Let's talk about lab water
Let's talk about lab water
Here at ELGA LabWater, we’re great fans of coffee; it’s what helps wake many of us up in the morning! But we’ve recently been surprised to learn that the 125 ml of water we put in our cups is only a fraction of what’s needed to grow the coffee beans and process them. Not only this but different types of water can affect the taste of the coffee we drink! As water purification experts, we wanted to get to the bottom of water’s role in coffee production, and how we can prevent drying up our water resources (and coffee supplies) altogether.
The humble coffee bean, the small green seed found inside the coffee tree’s ‘cherry’ fruit, usually begins its journey on plantation farms in the developing world. It’s then picked, processed into roasted ground coffee, and shipped off to a number of international destinations. In fact, there are few places in the world where you won’t smell that rich aroma of coffee wafting through the air – and that includes our offices here at ELGA LabWater and Veolia Water Technologies!
But despite our coffee cravings, those sips of cappuccino we rely on to get us through our scientific studies have recently developed a more bitter taste, as we’ve realized just how much water goes into producing it. Shockingly, the water footprint of one standard European cup of coffee (125 ml) is 140 liters of water – that’s about 14 buckets full! Altogether, the world population requires about 264,000 cubic miles of water per year to be able to drink coffee. To put it into perspective, this is equivalent to almost 47 times the volume of the largest freshwater lake in the world, Lake Baikal in Siberia!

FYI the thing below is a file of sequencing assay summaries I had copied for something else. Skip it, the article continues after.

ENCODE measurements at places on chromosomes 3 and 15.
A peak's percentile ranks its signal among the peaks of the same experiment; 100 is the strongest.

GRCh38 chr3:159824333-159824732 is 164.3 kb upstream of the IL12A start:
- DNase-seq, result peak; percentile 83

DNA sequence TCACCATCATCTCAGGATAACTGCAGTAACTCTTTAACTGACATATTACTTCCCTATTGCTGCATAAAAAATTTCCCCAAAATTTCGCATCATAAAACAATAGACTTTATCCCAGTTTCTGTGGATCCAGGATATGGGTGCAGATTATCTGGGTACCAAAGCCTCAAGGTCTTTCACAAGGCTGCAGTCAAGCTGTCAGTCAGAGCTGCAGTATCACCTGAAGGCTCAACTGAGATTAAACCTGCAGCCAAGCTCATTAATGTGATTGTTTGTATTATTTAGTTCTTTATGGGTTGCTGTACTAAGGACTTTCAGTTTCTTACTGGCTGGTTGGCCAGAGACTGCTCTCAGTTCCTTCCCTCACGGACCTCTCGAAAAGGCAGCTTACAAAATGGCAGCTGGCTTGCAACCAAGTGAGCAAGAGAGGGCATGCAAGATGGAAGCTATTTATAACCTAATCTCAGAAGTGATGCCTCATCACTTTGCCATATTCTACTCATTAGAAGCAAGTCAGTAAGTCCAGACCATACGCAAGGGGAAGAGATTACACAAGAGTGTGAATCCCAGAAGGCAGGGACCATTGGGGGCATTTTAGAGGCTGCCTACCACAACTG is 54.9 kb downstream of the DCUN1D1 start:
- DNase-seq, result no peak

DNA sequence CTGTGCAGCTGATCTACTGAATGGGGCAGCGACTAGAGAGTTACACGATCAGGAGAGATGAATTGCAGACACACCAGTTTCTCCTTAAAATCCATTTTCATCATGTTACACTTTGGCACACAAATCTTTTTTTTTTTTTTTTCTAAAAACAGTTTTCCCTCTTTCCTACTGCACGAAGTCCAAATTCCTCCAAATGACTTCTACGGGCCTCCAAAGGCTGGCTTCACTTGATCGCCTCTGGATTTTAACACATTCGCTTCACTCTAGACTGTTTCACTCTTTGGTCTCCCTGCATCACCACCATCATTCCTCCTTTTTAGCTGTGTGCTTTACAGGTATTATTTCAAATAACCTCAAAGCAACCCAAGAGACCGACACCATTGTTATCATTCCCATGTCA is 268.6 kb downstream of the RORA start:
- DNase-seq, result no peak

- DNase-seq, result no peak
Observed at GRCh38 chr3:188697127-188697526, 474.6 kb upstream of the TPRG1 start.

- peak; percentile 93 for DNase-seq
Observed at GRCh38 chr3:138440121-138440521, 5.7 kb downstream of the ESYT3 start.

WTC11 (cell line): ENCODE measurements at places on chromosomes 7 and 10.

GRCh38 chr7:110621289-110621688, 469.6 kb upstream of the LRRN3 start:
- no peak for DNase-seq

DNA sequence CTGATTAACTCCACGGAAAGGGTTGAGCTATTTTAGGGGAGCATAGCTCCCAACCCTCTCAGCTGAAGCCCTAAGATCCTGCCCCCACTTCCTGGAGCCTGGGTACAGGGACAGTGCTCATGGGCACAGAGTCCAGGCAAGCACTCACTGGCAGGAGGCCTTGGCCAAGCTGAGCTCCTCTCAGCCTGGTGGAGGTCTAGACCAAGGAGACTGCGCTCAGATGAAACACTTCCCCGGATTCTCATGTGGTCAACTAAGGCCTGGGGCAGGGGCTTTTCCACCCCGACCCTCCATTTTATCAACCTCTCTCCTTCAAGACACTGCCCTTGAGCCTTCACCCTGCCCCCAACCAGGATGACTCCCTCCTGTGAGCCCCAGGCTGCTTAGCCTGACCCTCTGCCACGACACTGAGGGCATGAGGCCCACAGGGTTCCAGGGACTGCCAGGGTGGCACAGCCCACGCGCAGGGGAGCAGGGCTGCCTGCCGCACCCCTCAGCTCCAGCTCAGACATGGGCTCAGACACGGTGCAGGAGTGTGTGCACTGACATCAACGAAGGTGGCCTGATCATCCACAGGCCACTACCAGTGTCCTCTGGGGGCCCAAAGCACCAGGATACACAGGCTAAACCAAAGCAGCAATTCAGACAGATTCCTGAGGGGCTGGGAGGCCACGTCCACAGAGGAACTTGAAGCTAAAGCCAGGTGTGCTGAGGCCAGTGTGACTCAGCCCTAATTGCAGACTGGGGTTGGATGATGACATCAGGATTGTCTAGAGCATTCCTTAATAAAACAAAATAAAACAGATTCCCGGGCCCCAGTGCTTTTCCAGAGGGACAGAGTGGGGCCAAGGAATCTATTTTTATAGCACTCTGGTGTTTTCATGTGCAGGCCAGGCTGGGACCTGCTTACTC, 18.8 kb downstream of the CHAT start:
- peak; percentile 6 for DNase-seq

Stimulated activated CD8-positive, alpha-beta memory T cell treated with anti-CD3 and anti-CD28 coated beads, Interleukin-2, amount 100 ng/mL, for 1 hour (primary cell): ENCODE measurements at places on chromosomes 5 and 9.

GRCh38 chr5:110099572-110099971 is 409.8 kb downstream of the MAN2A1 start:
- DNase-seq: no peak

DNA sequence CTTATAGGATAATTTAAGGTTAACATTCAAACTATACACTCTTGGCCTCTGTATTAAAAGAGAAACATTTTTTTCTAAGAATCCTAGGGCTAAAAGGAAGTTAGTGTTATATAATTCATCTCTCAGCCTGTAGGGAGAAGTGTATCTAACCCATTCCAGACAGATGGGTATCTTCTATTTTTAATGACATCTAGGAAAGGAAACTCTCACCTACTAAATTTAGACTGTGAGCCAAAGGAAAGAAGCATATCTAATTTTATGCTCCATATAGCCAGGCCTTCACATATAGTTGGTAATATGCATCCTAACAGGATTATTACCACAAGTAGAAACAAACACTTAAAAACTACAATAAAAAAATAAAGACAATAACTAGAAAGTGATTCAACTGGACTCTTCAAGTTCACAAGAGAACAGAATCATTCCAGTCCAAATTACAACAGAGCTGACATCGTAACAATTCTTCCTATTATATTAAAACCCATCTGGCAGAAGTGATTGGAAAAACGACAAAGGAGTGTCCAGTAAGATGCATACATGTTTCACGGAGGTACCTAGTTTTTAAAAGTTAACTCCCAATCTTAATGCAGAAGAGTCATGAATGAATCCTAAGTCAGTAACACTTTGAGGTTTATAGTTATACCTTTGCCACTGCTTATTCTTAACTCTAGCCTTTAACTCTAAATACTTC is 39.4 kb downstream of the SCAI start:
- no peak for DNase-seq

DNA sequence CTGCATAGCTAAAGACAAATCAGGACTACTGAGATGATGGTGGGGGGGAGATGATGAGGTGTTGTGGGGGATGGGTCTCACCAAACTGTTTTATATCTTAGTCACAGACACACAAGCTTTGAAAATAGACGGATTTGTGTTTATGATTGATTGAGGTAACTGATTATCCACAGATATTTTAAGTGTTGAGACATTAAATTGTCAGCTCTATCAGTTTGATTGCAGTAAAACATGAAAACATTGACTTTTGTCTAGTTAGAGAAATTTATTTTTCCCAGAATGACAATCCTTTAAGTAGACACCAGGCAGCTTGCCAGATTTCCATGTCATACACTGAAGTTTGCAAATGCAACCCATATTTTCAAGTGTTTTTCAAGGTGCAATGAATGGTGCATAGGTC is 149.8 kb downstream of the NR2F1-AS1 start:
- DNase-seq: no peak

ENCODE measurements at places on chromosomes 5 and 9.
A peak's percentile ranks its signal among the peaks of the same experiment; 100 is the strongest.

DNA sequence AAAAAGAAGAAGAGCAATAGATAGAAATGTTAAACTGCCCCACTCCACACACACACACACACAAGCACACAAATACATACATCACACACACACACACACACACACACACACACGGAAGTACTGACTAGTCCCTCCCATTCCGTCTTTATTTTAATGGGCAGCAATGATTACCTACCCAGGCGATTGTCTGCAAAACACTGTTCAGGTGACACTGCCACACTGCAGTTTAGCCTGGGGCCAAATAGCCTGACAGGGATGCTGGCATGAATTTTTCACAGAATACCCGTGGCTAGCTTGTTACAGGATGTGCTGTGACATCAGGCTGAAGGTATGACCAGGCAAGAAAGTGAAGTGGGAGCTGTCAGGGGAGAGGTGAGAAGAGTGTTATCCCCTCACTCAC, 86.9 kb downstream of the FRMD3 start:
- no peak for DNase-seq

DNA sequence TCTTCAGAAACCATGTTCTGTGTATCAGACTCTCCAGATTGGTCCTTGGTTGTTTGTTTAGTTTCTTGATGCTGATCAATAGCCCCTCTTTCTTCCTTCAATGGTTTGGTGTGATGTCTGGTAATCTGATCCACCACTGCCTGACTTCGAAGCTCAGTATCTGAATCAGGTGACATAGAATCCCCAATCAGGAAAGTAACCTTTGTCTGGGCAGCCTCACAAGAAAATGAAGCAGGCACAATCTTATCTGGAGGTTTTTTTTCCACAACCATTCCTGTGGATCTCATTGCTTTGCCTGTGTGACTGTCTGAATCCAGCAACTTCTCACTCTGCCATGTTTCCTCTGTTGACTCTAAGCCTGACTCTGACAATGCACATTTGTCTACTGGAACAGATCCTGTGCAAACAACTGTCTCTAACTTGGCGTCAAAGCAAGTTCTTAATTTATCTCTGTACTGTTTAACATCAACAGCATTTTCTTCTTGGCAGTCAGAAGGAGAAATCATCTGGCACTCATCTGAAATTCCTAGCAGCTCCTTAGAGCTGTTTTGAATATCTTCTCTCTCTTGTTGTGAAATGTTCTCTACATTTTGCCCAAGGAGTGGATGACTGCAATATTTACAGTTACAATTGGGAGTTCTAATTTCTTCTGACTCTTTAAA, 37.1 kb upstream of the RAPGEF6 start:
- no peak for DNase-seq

Most of the water used in coffee production goes into growing the coffee plant. For example, water must be freely available to the plant during the period of rapid fruit expansion to ensure large, high-quality seed yields. Although some coffee growing regions can rely on rainfall as the main source of agricultural water, other more arid regions, such as Brazil, must use irrigation with water supplied from wells, reservoirs, or rivers.
On top of this, once the coffee beans are picked, the processes of pulping, fermentation, and washing the beans via the wet coffee production process (as opposed to the more traditional dry production process) also requires a water source, such as river or groundwater. Although this is only a very small fraction (0.34%) of the water that goes into growing the coffee plant, the wet method still uses up precious surface water that can be scarce and is often extracted unsustainably.
Despite the huge drain that coffee production can have on water resources, it’s not all doom and gloom. More advanced technologies and collaborative research are improving the way we use water in coffee production and other agricultural practices.
For example, Veolia Water Technologies is dedicated to performing international multidisciplinary research projects and developing innovative technologies to promote sustainable water use. For example, changing the irrigation method to drip micro-irrigation can help to conserve water while maintaining current crop yields. Using this controlled and localized water supply is more efficient and avoids water loss through deep soil percolation and surface runoff, while also bringing a variety of other benefits to coffee production.
We also must consider swapping our coffee for a cup of tea! The water footprint of a standard cup of tea (250 ml) is only 34 liters, compared to 280 liters for an equivalent size cup of coffee. This means that tea requires about eight times less water than coffee – so simply changing what we drink at ELGA LabWater could be one way to help save our planet’s precious water resources!